Ultimately, this makes splits using helpers prohibitively expensive to any guild not competing at the highest level, and represents a substantial portion of the cost RWF guilds spend each raid tier.

If you are a fan of the RWF, or of any of the competing guilds in particular, participating in split runs is a fantastic way to get involved! Look out for posts on Twitter, in guild Discord servers, and in event streams for info on how to sign up for splits. You can be a part of the RWF, get a little extra gold in your pocket, and feel the pride of your “home team” winning, knowing that you helped them get there.

Dragonflight Changes

The launch of Dragonflight saw a handful of changes that have had an impact on the strategies and preparation behind Split Running.


For many years now, raid launches have followed a schedule where Normal and Heroic difficulty are released together, and then Mythic the following reset. This creates a week that is solely devoted to split running and gathering up as much gear as possible. For Vault of the Incarnates, Blizzard decided to release all 3 raid difficulties simultaneously. Split running is still taking place, as it is way too important to ignore as a source of player power.

However, as Ion Hazzikostas mentioned in our recent interview, every minute that guilds spend in Normal and Heroic splits is time lost towards progressing through Mythic difficulty. Guilds will need to ensure their splits are impeccably organized and efficient or they will fall behind in the RWF of Vault of the Incarnates.

We will likely see splits over the first couple of days, but it will be really interesting to see which guilds, and at what points, decide to make the trek into Mythic!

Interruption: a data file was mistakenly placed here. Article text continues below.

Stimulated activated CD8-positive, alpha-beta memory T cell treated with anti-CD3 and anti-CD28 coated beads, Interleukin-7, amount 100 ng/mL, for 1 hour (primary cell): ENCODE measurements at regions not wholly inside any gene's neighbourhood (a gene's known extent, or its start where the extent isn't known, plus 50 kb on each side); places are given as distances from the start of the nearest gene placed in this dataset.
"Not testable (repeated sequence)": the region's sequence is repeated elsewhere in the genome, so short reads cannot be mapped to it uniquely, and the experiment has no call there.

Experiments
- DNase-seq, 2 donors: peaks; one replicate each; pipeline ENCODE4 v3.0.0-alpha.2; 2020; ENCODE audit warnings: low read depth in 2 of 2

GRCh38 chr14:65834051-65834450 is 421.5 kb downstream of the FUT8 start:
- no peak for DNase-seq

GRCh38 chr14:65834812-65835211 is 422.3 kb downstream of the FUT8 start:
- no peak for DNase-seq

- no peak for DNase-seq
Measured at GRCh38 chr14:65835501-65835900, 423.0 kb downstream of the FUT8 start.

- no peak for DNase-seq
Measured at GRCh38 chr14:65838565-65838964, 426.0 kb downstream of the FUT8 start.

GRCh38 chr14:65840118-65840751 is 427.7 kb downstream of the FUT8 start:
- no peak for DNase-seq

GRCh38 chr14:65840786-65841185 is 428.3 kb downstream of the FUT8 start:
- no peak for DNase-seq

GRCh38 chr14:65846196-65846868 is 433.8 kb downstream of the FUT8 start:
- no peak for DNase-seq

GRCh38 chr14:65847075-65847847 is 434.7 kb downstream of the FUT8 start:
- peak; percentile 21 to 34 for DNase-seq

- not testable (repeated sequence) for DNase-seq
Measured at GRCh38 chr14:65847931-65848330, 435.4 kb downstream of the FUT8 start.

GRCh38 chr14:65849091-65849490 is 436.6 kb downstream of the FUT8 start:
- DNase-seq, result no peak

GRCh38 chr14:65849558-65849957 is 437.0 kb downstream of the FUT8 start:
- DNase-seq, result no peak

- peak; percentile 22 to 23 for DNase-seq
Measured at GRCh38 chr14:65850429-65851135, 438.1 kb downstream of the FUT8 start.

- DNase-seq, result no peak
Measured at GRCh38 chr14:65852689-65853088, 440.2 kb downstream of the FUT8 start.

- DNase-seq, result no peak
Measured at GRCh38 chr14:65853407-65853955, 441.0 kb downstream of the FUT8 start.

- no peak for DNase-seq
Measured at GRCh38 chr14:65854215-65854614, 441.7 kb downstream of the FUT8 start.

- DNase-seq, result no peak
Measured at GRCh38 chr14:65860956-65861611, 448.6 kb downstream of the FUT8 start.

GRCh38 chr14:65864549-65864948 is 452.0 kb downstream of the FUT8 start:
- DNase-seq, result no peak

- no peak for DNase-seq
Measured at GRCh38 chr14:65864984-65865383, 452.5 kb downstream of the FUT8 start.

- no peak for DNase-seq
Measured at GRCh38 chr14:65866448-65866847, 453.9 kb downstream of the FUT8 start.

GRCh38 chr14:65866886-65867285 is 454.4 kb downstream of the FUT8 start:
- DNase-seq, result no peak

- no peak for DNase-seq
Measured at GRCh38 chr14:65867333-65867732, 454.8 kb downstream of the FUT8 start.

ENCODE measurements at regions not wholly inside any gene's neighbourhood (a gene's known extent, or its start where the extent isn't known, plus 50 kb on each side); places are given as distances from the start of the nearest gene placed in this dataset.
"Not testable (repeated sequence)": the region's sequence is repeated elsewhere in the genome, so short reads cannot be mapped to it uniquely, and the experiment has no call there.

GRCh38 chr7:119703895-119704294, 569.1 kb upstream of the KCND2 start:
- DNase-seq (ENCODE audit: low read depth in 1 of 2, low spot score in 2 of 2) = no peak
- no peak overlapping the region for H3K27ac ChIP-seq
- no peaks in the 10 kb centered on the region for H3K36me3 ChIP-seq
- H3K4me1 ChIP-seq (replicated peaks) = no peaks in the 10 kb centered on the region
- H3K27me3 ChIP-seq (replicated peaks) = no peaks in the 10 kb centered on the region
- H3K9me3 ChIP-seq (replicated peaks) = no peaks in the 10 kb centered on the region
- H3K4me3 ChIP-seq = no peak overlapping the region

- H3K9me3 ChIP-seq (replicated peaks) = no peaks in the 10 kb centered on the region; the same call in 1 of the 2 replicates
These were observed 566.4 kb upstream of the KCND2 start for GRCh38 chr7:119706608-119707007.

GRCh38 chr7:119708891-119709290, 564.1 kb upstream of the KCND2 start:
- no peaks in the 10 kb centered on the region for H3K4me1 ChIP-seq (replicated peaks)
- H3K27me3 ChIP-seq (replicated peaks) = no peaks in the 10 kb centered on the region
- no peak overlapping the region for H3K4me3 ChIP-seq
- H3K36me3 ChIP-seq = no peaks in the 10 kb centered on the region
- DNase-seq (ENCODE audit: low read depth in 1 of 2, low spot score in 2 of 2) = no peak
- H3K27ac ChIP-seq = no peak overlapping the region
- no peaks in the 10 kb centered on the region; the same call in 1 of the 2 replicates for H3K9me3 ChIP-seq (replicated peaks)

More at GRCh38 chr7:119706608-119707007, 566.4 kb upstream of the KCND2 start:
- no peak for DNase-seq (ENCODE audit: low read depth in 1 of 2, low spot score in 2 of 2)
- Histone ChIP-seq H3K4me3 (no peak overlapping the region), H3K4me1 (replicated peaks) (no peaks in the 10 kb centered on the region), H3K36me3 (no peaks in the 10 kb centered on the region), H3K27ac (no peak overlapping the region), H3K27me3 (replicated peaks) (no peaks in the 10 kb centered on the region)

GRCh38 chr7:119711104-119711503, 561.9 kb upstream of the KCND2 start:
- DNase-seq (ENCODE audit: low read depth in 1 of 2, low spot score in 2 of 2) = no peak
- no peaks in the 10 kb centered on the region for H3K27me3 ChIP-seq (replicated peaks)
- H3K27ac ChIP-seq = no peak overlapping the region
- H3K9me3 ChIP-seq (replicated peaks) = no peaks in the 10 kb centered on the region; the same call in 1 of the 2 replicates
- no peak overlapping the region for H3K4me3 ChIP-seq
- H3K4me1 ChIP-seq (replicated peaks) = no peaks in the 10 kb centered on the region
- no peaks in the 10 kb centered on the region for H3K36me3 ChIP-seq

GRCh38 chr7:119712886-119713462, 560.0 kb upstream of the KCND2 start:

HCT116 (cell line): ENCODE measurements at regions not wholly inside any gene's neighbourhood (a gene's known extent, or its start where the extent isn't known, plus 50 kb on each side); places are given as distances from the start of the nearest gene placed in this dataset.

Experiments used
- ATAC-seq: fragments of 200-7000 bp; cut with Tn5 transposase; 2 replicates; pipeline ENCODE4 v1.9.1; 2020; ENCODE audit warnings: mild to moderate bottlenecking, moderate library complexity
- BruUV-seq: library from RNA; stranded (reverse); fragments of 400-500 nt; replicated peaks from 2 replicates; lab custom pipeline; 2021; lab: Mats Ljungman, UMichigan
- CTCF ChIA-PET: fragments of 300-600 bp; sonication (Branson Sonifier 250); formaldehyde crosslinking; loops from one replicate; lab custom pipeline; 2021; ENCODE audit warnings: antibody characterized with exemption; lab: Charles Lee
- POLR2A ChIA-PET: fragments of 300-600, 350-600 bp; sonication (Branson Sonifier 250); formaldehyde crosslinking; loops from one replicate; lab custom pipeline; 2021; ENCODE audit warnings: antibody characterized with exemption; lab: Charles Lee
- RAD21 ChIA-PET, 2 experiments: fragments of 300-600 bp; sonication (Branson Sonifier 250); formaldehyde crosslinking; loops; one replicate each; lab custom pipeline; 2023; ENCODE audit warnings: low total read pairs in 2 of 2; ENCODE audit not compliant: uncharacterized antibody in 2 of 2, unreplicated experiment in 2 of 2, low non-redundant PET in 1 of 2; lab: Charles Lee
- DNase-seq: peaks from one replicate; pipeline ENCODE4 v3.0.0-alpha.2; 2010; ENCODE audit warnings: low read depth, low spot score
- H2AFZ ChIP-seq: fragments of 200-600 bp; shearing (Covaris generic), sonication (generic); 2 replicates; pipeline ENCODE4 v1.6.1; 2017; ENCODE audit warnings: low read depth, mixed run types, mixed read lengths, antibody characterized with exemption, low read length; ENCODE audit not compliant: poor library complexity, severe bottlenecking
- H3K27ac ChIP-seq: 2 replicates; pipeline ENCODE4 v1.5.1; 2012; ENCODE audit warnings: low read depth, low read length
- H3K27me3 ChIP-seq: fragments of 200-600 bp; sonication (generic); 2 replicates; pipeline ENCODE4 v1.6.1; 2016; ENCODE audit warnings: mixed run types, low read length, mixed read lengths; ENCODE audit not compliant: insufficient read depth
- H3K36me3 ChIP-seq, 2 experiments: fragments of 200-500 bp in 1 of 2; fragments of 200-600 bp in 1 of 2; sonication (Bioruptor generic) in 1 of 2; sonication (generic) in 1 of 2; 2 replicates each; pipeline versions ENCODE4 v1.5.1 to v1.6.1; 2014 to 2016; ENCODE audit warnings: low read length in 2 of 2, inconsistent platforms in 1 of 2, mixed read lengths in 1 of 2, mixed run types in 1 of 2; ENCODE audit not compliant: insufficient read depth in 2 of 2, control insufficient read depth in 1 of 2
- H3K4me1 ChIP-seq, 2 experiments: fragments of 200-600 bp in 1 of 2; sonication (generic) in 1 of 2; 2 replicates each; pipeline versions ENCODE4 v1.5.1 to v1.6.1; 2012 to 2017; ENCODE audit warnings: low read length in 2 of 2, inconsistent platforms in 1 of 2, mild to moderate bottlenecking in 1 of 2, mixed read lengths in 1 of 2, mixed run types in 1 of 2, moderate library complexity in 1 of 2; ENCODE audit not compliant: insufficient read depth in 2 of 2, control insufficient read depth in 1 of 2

One of the biggest changes, which has actually made the planning of splits significantly easier, is the return of Group Loot. Personal loot meant that splits needed to be sorted by armor type, ensuring higher chances of getting the proper loot items. With Group Loot, the loot table is always static and you have the same chances of getting gear no matter what classes are in the raid. Additionally, there are no more trading requirements holding people back from helping, such as needing a specific piece at a specific item level just so you’ll be able to trade gear if you loot it!


The last change isn’t a monumental one, but it does have an impact. Blizzard announced that Bind on Equip items (BoEs) will be changed to Bind on Pickup (BoP) for Mythic difficulty of Vault of the Incarnates. While not necessarily part of split running, guilds would also make use of BoEs by purchasing them from helpers from all over. Mythic BoEs are no longer available, so guild staff will only be in search of gear from Normal and Heroic. Additionally, BoEs drop off specific and unique trash mobs which have weekly lockouts, so the auction house is unlikely to be flooded with purchasable gear this time around. This will likely save guilds a significant amount of gold that would otherwise be budgeted for BoE purchases!

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About the Author

Hulahoops has been playing WoW since Vanilla. She has recently shelved Retail to go back and re-experience TBC in all its glory, but will one day make her way back to the Shadowlands. In her hey-day, Hulahoops could be found raid-leading in Mythic Progression, or competing in the MDI with her team Angry Toast. Hulahoops is a Holy Paladin in every sense of the term: she moderates the Hammer of Wrath Paladin Class Discord, and she was a practicing Lawyer for 7 years. Judgment isn't just a spell! Hulahoops decided to put the law books away and follow her passion for gaming and esports by joining the team at Raider.IO. In her capacity as General Manager, Hulahoops oversees events, content, and more!